Posts tagged ‘jobs’

Shortage of Geriatric Specialists Growing

“Doctors who specialize in aging are in short supply and their shortage will grow worse as the population ages in coming decades”

(By Janice Lloyd, USA Today, April 25, 2011)

http://www.usatoday.com/news/usaedition/2011-04-25-Geriatrics_ST_U.htm

Let’s Bring Aging Americans Into the Information Age

Closeup of Laptop As young Americans have become the most tech-savvy generation in history, the generations preceding them have not kept pace – to the detriment of their economic and even physical well-being…

These workers share a great and growing need for training in computer skills. But this training must be tailored to their learning styles, so that it does not leave them even more intimidated, frustrated, and unprepared. continue reading>>

Source: Marcia Kerz (The Huffington Post )

Aging workers, be wary of discrimination

New evidence linking aging workers to the prevalence of Alzheimer’s disease is scary on two fronts.

First, it ties declining job performance with common symptoms of the dementia that now affects 5 million Americans. By 2040, that number is expected to quadruple.

Dr. John C. Morris, director of the Alzheimer’s disease research center at Washington University, says the signs amount to subtle changes or decline in mental ability.

“So co-workers will cover up at first and make excuses such as, ‘Well, Fred is getting over the loss of his brother,’ or ‘We just got a new computer system.’ ” continue reading>>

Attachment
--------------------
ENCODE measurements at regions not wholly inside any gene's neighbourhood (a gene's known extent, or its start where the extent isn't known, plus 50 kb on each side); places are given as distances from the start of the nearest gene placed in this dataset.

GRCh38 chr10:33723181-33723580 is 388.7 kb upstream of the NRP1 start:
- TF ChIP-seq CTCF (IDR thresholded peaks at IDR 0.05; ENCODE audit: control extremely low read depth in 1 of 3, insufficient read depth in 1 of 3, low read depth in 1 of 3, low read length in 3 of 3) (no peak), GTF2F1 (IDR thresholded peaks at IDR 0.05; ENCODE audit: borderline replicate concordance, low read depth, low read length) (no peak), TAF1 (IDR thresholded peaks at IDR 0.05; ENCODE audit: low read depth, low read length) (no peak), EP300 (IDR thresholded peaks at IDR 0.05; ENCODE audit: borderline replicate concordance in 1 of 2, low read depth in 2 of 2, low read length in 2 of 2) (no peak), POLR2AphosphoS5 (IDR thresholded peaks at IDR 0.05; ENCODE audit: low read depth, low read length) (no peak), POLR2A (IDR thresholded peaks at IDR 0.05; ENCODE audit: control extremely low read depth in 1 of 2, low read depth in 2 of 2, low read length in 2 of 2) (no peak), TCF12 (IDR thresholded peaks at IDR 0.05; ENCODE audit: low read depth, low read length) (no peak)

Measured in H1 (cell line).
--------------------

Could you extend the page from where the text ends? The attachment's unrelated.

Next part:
Source: Delaware Online.com

How to Avoid Intergenerational War in the Workforce

Managing the four (some say five or six) generations in the workforce is difficult enough in good times. Daunting in bad times. In fact, based on the work I’m doing to help companies manage the intergenerational workforce, I believe the table is set for seriously disruptive conflict among disparate generations over compensation, benefits, work rules, training opportunities and advancement. This isn’t just theory.

Feedback I receive from my undergraduate students at Villanova University show that relationships between and among younger and older workers are showing signs of stress and acrimony. The issues? continue reading>>

Fuse: Igniting the Full Power of the Creative Economy

Fuse: Igniting the Full Power of the Creative Economy

The twentieth-century workplace meets the twenty-first-century workforce in this examination of the mashup between Boomer employers and Millennial employees that Jim Finkelstein and Mary Gavin say will ignite the full power of the creative economy.

Twenty-first-century business requires the skill and experience of Boomer managers and CEOs, but also the “technosmarts,” wide-ranging creative thinking, and consensus-based work style of Millennials, the 80 million Americans born between 1975 and 1995. But while 64 million skilled Boomers will retire by the end of the decade, the Millennials set to replace them are finding corporate life alien to them, resulting in an 80 percent job-dissatisfaction rate, the authors write; the high rate of turnover costs businesses about $75k per incident.

Millennials are different from other generations in their attitudes, work styles, ability to take risks, and the ways in which they process information and are motivated. “They do not perceive boundaries of time, space, age, gender, race, ownership, or country of origin,” say the authors, and the failure to take these differences into consideration will be costly to American business. read more>>

Source: Kristen Morris (ForeWord Reviews)

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